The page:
Although stage two is commonly thought to be considerably harder, it is still within my capability of completing it, as long as I have a good run. Stage 3, however, is a completely different matter. I know that I have uncommonly strong grip strength and pull strength compared to most people, even most CrossFitters. (If you think you can beat me at a grip strength contest, come find me. I’ll be happy to acquiesce.) However, the amount of grip strength and endurance as well as core strength and explosiveness required to complete stage 3 of American Ninja Warrior is, well- ridiculous, and I know that I’m not there at the moment. I’ve decided to concentrate on climbing until my finger strength increases enough to at least give me a chance at completing stage 3 of the competition. Climbing at the level that I’m trying to get to is very hard, and somewhat dangerous, similarly to how how it can be dangerous to perform at an elite level at any sport. You can simply be more at risk of injury. Here is a week of my programming starting on Sept. 15th at the Meyers South Lake Tahoe bouldering competition:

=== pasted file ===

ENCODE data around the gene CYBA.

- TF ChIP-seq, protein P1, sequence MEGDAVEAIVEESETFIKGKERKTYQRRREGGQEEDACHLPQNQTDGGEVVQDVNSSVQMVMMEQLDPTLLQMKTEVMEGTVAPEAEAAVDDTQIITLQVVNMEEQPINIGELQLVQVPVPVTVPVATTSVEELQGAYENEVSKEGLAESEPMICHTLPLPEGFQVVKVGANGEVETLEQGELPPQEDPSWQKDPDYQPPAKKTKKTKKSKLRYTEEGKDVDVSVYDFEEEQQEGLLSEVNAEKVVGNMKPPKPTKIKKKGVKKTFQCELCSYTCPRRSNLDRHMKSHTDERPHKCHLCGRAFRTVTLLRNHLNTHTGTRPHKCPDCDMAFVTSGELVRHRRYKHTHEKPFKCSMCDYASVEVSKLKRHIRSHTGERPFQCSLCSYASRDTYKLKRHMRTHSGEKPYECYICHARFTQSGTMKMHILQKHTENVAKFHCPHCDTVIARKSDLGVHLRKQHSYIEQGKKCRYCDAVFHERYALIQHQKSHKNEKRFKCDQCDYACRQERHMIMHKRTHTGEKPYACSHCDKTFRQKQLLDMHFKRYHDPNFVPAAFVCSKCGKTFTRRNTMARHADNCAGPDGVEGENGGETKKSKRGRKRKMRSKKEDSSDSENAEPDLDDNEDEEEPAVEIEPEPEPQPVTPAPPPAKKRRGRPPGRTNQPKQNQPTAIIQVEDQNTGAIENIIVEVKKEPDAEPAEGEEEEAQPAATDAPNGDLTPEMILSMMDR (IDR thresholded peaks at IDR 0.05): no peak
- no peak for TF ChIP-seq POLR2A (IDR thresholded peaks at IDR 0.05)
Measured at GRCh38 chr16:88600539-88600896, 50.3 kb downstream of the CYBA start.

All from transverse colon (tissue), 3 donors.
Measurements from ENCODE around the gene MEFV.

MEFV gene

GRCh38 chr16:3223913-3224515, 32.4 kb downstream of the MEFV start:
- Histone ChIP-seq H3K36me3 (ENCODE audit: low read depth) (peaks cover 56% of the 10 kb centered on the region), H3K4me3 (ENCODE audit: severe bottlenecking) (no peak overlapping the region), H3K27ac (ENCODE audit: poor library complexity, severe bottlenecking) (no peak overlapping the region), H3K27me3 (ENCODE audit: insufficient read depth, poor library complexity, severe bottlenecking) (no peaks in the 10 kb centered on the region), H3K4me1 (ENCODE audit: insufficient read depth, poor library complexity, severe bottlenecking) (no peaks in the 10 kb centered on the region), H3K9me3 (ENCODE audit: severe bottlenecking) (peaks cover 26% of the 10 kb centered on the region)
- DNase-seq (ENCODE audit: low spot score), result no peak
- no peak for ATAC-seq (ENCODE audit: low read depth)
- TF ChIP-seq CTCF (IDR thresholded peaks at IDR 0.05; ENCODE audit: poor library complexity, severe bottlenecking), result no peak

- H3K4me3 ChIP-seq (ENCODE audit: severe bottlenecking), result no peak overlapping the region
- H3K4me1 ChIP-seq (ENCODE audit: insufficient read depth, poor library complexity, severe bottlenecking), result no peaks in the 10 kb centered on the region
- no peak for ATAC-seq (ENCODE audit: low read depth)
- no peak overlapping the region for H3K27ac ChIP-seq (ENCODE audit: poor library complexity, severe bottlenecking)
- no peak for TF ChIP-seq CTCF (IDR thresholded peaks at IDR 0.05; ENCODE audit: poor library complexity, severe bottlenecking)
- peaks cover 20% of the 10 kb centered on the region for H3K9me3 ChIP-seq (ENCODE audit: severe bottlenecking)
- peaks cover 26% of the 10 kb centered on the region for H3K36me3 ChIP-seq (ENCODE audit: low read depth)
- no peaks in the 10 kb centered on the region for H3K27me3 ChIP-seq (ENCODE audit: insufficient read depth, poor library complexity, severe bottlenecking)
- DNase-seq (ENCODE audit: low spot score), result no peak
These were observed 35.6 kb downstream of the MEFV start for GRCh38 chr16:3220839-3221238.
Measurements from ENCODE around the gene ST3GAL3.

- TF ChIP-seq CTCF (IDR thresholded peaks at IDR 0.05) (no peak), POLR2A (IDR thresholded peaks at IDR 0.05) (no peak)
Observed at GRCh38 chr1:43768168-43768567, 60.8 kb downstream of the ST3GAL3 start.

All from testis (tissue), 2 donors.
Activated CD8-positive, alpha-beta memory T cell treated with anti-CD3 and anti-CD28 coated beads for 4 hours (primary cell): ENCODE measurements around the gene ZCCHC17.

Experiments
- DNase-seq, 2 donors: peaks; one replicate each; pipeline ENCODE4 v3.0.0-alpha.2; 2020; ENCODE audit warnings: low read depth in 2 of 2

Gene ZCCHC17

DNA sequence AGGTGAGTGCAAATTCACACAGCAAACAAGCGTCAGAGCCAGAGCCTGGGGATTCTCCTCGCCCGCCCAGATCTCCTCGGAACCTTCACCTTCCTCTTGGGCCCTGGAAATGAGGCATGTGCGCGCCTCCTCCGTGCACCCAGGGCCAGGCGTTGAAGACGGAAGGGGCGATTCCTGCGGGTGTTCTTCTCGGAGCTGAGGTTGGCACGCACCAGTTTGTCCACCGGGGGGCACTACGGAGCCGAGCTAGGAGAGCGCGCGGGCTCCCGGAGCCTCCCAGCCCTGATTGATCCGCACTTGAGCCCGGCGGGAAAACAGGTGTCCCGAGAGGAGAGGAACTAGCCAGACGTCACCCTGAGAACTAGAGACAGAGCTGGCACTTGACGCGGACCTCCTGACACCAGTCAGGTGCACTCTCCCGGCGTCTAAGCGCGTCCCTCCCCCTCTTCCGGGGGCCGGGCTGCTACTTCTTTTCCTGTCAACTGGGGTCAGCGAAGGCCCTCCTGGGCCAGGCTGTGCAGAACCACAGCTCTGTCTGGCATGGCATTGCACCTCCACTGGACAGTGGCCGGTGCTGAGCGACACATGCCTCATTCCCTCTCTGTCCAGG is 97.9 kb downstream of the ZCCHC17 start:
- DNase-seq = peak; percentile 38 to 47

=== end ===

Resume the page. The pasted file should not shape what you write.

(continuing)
Saturday Sept. 15th: Bouldering outdoors (that is climbing with no ropes- you stay low to the ground. It tends to be shorter but more powerful. Kind of like a “strength day” to climbing instead of a metcon- [longer route on a rope.]) for about 8 hours starting around 9-ish and ending around 5-ish. Actual “on the rock” time was much less. This involved plenty of hiking, strategizing, and resting in between problems, as well as enjoying the good company. It was hard climbing outdoors since I’m mostly used to climbing in a gym, but it was very gratifying and I became familiar with a lot of great climbing spots in Tahoe. The hardest problem I got was (supposedly) a V-6, which is fairly hard, but I mostly completed V-1’s & V-2’s. I think the V-6 was over rated in terms of difficulty. Also, after the climbing competition was over, I participated in the dyno comp which was fun, but I got trounced, in both the boulder and the dyno comp. My friend and climbing partner Brett Ashton, won the dyno comp and came in 3rd in the “open” category, which is populated by super-freaks. He’s about as good as you can get at climbing and not be professional. He is sponsored by Evolve. Here’s a picture of him on a V8 on the “Toltec Boulder”: